Even without major conflict or civil war, security challenges remain in Africa, and we're working closely with local partners to address them. The Department of Defense has established a new African Command, which will work closely with African governments to crack down on human trafficking, piracy, and terrorism across the continent. We are employing diplomatic tools as well. In Eastern Congo, we worked with leaders on the ground to broker the recent agreements to demobilize all remaining armed groups. And we stand ready to help all sides to implement them. In Kenya, we are backing the efforts of former U.N. Secretary General Kofi Annan to end the crisis.
And when we're on the continent I've asked Condi Rice -- that would be Secretary Rice -- to travel to Kenya to support the work of the former Secretary General, and to deliver a message directly to Kenya's leaders and people: There must be an immediate halt to violence, there must be justice for the victims of abuse, and there must be a full return to democracy. (Applause.)
In Darfur, the United States will continue to call the killing what it is - genocide. We will continue to deliver humanitarian aid. We will continue to enforce sanctions, tough sanctions, against the Sudanese government officials, rebel leaders, and others responsible for violence. We expect other nations to join us in this effort to save lives from the genocide that is taking place. We will use all our diplomatic resources to urge full deployment of an effective United Nations force. The decision was made to count on the United Nations to provide the force necessary to protect people, and so we're going to support their efforts. I must confess, I'm a little frustrated by how slow things are moving. And yet we will support their efforts to find forces necessary to make a robust contribution to save lives.
On this trip, I'm going to visit with brave peacekeepers from Rwanda, a nation that knows the pain of genocide and was the first country to send troops into Darfur. Other nations need to follow Rwanda's example. Other nations need to take this issue seriously, just like the United States does, and provide more manpower for this urgent mission. And when they do, I pledge America will provide the training and equipment necessary to deploy the peacekeepers to Darfur. (Applause.)
America also stands with all in Africa who live in the quiet pain of tyranny. We will confront tyranny. In Zimbabwe, a discredited dictator presides over food shortages, staggering inflation, and harsh repression. The decent and talented people of that country deserve much better. America will continue to support freedom in Zimbabwe. And I urge neighbors in the region, including South Africa, to do the same. We look forward to the hour when this nightmare is over, and the people of Zimbabwe regain their freedom.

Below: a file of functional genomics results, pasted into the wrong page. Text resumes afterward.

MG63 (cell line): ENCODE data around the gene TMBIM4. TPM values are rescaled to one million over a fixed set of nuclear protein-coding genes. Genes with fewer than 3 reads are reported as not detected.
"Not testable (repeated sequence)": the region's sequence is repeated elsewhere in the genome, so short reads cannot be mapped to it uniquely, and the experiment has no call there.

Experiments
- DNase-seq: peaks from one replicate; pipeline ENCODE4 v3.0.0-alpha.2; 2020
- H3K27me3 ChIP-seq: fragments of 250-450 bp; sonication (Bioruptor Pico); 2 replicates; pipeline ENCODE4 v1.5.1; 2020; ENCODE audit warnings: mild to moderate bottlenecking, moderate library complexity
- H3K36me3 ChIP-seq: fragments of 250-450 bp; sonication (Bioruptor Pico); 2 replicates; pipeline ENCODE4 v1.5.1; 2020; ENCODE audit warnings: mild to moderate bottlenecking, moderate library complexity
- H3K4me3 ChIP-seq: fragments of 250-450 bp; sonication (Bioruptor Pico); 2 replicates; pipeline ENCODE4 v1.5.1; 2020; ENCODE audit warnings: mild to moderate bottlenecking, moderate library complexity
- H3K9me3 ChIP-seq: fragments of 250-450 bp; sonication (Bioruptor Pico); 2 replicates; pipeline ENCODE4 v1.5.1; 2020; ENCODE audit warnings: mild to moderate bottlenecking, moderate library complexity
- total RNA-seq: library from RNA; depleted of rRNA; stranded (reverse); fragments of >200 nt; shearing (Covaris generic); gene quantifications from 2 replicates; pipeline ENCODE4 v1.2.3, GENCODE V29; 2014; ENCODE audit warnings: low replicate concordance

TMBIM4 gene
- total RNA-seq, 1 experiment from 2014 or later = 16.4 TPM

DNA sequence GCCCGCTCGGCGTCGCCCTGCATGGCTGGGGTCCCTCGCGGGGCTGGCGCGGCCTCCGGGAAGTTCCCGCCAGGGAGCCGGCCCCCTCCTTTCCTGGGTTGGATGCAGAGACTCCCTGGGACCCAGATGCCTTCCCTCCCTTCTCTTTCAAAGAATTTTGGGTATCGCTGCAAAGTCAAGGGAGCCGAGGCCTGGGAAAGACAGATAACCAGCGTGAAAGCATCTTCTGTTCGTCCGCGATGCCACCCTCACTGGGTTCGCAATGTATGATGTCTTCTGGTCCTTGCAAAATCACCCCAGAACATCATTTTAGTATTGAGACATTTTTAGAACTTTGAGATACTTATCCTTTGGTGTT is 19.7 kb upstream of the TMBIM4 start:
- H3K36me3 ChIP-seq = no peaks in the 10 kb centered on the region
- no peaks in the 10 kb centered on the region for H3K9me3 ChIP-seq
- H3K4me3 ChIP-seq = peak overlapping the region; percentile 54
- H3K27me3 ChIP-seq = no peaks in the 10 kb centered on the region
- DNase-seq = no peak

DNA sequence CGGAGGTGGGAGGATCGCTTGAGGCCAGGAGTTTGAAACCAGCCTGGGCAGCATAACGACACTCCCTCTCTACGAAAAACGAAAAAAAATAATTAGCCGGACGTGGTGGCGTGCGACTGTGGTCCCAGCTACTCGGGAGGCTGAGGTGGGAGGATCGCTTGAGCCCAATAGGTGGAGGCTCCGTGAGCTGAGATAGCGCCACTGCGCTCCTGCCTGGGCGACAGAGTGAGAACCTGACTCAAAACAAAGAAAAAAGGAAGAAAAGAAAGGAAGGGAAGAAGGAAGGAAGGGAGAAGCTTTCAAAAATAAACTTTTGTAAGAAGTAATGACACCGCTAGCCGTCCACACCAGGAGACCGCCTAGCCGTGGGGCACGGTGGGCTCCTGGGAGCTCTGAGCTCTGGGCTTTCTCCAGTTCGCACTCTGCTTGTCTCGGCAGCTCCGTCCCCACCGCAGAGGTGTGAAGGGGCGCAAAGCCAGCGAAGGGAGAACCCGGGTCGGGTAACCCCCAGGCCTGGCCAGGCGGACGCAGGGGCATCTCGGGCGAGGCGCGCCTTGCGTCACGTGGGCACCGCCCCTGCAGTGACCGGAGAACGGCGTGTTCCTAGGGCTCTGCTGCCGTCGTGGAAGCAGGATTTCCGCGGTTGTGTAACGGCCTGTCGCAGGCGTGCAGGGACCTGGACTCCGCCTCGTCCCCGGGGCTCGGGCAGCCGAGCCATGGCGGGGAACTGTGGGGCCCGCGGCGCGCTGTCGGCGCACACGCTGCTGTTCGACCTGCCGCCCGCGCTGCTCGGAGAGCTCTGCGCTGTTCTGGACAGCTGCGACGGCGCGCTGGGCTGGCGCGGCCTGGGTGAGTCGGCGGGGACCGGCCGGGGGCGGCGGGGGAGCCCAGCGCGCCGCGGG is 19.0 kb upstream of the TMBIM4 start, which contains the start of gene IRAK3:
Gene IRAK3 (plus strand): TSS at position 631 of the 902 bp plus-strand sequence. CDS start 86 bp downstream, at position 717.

These are great challenges, but there is even greater cause for hope. In the past four years alone, there have been more than 50 democratic elections in Africa. Thriving free societies have emerged in nations with Islamic majorities, Christian majorities, majorities of other beliefs -- which is a powerful rebuke to the ideology of the extremists. In many nations, women have exercised the right to vote and run for office. Rwanda now has the highest percentage of female legislators in the world. (Applause.) Overall, more than two-thirds of the nations of sub-Saharan Africa are free. And for the rest, the direction of history is clear, so long as the United States does not lose its nerve, and retreat into isolationism and protectionism. The day will come when a region once dismissed as the "dark continent" enjoys the light of liberty.
The United States must remain fully committed to the new era of development that we have begun with our partners in Africa. It's in our national interest we do so. I'm going to work closely with the G8 nations to ensure they keep their promises as well. Congress must continue to show its commitment by fully funding the development programs I described today. You see, saving lives is a calling that crosses partisan lines. It remains equally worthy in both good economic times and times of economic uncertainty.
Across Africa, people have begun to speak of the "Lazarus effect," where communities once given up for dead are coming back to life. This work of healing and redemption is both a matter of conscience and a wise exercise of American influence. The work is not done. In the face of the needs that remain, it's important for the African people to believe the American people are not going to turn away. That's part of the purpose of our trip. The changes taking place in Africa don't always make the headlines. So don't be frustrated, Mark. That means the work is quiet, but it is not thankless.
Last November, I met a woman from Zambia named Bridget Chisenga. Bridget's husband died of AIDS, and she expected to meet the same fate. Then she went to a clinic operated by Catholic Relief Services, funded by the American people. Today, Bridget is healthy. She has a job at the clinic, where she helps provide AIDS medicine to others. I want our fellow citizens to hear what she said: "This face is alive and vibrant because of your initiative. I would like to thank you."
Americans have heard similar words of gratitude and hope in the past. They were said about the people who liberated the concentration camps, and saved the blockaded city of Berlin, and stood firm until the prisoners in the gulags were set free. This spirit of purpose and compassion has always defined America. And that is why the people of Africa can be certain they will always have a friend and partner in the United States of America.
God bless. (Applause.)
END 10:55 A.M. EST